The Christian community has accumulated a wealth of “moral wisdom” over centuries


The Christian community has accumulated a wealth of “moral wisdom” over centuries. In the first two chapters of James Keenan’s Moral Wisdom: Lessons and Texts from the Catholic Tradition, Keenan looks to examine the lessons acquired by the Christian faith and tradition on love and conscience. Keenan cites personal experiences from life to connect with the reader on a deeper level and teach the Christian community about its moral obligations to God.

No human emotion is more fundamental to the Christian tradition than love. Love is the most reoccurring theme in the Bible because love is our understanding of God. In the Bible, the life and death of Jesus reveals to us the unrelenting love of God, whether that love was reciprocated or not. Therefore, it makes perfect sense that James Keenan would begin his book, Moral Wisdom, on the very subject. For instance, Keenan (2017) explains that. “our tradition testifies to the love of God as the foundation of the call to become a Christian.” (p. 13)
To further defend his stance on beginning with love, James Keenan (2017) uses the terrorist attacks of the World Trade Center as an example and explains, that when the victims were faced with imminent death, all they wanted to express in their final moments was love. Keenan (2017) elaborates on this by saying, “the human spirit so clearly feels how incomplete it is, that it moves relentlessly toward a union with others.” (p. 8) In fact, Keenan (2017) makes it clear that this search for union is what they wanted to experience in the last moments of their lives,” and that this union, “was a more apparent concern than hatred for those who did this, then the fear of what was about to happen.” (p. 8) Similarly, if faced with the same fate, I would not be wasting my energy focusing on hatred, because those final moments are so precious. On the contrary, I would be using my energy to focus on the things that matter most in the world, my family and friends and the love that I have for them.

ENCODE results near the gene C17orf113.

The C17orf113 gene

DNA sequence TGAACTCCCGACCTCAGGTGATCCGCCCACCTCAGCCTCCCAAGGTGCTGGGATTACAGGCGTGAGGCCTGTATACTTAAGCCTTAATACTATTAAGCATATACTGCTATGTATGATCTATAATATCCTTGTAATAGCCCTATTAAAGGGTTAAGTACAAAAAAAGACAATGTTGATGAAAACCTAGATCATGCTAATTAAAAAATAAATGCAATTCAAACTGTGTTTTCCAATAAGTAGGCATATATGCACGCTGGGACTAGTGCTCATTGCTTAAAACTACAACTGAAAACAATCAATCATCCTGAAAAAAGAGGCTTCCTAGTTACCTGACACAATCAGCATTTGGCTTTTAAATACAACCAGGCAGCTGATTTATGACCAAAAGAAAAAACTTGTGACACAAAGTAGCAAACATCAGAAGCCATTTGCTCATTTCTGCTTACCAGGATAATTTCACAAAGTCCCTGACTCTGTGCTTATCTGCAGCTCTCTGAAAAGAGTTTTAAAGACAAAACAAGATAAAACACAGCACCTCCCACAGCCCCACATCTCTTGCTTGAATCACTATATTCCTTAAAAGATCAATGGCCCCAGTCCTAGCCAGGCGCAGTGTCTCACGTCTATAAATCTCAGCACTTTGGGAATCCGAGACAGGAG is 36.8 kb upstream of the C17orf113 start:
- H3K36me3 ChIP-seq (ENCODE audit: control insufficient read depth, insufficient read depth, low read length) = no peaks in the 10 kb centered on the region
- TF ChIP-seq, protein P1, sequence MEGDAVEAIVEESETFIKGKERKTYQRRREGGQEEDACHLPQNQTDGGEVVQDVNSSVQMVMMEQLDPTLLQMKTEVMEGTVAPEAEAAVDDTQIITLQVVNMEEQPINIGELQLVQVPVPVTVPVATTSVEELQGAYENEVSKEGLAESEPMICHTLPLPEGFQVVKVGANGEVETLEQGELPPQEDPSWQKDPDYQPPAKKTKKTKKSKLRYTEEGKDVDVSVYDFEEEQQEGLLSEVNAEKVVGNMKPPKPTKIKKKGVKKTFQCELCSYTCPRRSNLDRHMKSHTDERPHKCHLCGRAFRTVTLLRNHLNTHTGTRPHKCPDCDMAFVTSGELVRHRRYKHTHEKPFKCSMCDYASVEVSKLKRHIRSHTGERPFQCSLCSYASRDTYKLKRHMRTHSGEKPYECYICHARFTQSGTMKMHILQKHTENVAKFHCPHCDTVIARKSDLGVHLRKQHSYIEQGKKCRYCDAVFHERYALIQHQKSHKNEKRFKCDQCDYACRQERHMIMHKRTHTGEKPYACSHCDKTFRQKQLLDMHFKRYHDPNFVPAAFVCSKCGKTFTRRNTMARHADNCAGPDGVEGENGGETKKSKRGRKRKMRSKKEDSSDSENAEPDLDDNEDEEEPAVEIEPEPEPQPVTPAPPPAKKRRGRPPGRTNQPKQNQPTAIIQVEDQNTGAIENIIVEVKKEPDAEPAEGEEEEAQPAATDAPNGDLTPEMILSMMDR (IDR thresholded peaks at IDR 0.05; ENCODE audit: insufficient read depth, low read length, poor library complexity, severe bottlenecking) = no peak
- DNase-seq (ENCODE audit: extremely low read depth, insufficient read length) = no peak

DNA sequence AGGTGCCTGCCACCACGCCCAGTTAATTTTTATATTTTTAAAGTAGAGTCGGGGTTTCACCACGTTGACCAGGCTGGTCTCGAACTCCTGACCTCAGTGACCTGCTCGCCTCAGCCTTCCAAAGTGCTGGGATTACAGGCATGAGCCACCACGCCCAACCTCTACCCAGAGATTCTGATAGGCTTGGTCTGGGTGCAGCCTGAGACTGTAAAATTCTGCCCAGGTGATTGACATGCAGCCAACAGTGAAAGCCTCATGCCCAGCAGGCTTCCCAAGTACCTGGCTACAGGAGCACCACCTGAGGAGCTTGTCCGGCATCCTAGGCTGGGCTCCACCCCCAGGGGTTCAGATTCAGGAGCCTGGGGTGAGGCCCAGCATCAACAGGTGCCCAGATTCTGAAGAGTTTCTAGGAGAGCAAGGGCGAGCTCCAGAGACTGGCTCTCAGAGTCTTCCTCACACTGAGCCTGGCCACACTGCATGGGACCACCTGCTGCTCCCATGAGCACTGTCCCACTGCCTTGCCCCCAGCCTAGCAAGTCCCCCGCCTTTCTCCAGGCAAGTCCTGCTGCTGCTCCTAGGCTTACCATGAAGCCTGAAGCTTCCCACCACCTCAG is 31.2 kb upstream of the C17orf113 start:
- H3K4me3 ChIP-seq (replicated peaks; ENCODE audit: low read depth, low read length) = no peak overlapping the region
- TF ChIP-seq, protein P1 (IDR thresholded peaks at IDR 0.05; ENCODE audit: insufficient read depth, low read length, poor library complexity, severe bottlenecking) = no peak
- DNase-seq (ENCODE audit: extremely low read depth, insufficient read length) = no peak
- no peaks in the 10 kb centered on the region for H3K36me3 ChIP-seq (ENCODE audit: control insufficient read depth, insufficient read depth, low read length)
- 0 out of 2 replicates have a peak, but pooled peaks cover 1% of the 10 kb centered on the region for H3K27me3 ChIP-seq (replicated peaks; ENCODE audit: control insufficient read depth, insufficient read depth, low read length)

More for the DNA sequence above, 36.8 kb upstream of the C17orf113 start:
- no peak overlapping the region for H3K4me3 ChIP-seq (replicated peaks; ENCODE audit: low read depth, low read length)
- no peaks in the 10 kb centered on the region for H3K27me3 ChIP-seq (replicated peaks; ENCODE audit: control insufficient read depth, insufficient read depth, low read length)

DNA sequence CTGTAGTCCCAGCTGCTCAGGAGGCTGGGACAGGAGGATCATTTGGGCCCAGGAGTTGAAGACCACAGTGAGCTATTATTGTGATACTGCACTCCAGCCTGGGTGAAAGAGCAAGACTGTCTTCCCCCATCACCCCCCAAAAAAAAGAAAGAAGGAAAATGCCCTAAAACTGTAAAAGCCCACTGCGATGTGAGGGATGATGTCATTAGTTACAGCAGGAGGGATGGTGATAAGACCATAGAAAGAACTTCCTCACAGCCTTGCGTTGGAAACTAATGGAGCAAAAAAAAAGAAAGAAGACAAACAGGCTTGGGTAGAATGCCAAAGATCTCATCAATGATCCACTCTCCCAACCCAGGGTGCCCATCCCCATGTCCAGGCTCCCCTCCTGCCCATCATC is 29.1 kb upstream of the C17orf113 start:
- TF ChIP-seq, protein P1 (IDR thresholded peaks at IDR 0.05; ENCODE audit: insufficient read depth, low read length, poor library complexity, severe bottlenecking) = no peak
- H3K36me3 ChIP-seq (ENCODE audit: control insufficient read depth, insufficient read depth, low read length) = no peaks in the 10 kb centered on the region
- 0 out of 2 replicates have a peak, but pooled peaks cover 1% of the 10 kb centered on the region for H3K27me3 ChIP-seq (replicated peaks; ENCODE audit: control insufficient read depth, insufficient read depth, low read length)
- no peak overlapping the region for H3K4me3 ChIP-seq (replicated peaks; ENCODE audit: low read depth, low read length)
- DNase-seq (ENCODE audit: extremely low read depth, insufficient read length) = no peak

James Keenan (2017) also describes love as “a call to grow” and mentions that, “the call to growth often becomes and injunction to cultivate the virtues.” (p. 22) For Christians, this call to growth, and move forward as disciples of God, is always from the conscience. Out of love, God commands us to move forward in our lives and to seek growth but to allow ourselves to grow in love with Him. Conscience helps us to differentiate between right and wrong and helps us become closer to God in our quest to becomes the best Christians that we can be.

While elaborating on the conscience, James Keenan (2017) teaches us that the superego will allow us to become complacent by saying, “Because we are so interested in being loved, the superego threatens us with isolation and therefore hearkens us always to conformity.” (p. 25) But Keenan (2017) reminds us that the conscience “is suspicious of conformity, particularly when injustice is at stake. Because the conscience calls us to aim more at being the one who loves than the beloved, it prompts us to often reach out to the one that the more conformists society rejects.” (p.25) This statement has a lot of implications in our society today. As we have learned historically, our humanity can only move forward when we choose to stand up for those to whom justice is not being served. We must heed this command from God even though we may risk be ostracized for this is the only way that humanity can progress morally and ethically.

In his book, Moral Wisdom: Lessons and Texts from the Catholic Tradition, James Keenan explains that God is love and that we must not only have love for ourselves and for God, but we also must love one another. God makes love possible and when we learn lessons of love, we learn to be less selfish and more connected to one another. Secondly, Keenan teaches us that is we choose to act out of conscience, even though our actions may be wrong, a person can still be good in the eyes of God. Keenan’s personal reflections allow us to revisit the concepts of love and conscience but in a more spiritual way. Even those who do not believe in God can appreciate the lessons that James Keenan is teaching us because these concepts are relevant to all.

References Cited
Keenan, S. J. J. F. (2017). Moral Wisdom: Lessons and Texts from the Catholic Tradition. Lanham: Rowman & Littlefield Pub. Group.